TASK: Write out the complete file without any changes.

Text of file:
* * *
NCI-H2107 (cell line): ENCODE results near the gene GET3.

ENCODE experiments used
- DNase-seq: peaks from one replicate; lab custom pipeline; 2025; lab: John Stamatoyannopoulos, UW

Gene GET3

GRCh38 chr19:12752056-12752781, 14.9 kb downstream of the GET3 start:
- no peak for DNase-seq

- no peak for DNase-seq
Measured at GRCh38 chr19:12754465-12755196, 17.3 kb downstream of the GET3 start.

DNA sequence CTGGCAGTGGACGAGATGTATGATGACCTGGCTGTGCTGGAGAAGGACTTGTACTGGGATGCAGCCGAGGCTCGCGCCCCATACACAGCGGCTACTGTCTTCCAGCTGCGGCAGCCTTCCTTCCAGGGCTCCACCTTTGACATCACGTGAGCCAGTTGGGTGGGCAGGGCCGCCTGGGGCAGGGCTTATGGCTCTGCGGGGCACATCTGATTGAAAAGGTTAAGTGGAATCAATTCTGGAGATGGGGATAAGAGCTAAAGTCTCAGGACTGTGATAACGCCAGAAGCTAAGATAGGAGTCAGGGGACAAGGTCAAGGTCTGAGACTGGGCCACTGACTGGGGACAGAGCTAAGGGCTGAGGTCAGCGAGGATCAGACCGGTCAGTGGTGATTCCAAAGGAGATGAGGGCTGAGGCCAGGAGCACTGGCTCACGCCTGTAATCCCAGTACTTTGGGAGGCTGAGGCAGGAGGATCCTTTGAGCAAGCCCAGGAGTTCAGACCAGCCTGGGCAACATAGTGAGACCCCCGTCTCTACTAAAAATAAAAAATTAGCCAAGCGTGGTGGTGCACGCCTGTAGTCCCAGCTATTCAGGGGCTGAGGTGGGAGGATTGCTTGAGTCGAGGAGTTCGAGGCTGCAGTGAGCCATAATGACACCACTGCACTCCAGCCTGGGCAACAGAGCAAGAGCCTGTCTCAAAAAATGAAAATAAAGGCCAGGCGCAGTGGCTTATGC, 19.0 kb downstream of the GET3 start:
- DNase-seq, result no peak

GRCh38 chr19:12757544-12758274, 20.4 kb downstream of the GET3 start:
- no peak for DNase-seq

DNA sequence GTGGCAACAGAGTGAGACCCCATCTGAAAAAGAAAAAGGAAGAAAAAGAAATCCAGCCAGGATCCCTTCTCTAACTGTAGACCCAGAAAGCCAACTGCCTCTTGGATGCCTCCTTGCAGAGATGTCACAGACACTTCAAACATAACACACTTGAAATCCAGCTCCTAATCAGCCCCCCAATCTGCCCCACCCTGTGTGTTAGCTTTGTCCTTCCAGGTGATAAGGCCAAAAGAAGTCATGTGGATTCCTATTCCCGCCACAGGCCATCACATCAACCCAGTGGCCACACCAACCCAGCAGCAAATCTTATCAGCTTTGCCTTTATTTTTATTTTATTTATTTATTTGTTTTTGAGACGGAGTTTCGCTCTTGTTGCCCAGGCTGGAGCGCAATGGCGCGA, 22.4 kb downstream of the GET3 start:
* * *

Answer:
NCI-H2107 (cell line): ENCODE results near the gene GET3.

ENCODE experiments used
- DNase-seq: peaks from one replicate; lab custom pipeline; 2025; lab: John Stamatoyannopoulos, UW

Gene GET3

GRCh38 chr19:12752056-12752781, 14.9 kb downstream of the GET3 start:
- no peak for DNase-seq

- no peak for DNase-seq
Measured at GRCh38 chr19:12754465-12755196, 17.3 kb downstream of the GET3 start.

DNA sequence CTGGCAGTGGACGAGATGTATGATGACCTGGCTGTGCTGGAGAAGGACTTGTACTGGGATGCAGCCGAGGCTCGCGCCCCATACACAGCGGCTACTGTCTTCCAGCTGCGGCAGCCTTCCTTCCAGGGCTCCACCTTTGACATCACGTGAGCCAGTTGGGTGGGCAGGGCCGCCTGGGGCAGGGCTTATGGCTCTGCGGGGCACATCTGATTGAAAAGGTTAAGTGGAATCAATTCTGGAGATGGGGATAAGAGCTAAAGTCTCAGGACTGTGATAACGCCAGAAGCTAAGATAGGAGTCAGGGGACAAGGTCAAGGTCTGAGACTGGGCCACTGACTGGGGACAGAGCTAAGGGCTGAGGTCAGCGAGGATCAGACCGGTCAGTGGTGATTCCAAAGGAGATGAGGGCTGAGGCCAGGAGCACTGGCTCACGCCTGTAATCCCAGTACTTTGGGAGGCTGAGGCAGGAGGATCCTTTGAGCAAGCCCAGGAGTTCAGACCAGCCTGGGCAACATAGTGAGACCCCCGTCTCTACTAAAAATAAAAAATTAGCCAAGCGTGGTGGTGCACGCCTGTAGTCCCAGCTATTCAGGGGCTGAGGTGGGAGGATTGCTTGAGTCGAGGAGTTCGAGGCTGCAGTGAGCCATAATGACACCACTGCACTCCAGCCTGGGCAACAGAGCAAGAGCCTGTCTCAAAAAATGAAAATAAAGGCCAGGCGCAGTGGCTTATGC, 19.0 kb downstream of the GET3 start:
- DNase-seq, result no peak

GRCh38 chr19:12757544-12758274, 20.4 kb downstream of the GET3 start:
- no peak for DNase-seq

DNA sequence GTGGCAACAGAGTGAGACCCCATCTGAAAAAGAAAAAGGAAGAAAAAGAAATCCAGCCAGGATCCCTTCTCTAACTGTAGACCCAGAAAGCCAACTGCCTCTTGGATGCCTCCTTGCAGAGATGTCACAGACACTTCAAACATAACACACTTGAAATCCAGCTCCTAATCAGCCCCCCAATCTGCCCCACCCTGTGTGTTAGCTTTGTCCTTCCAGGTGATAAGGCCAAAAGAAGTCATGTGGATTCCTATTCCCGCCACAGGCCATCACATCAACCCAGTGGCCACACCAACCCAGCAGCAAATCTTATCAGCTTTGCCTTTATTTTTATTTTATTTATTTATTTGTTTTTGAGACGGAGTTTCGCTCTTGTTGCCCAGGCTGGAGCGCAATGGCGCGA, 22.4 kb downstream of the GET3 start: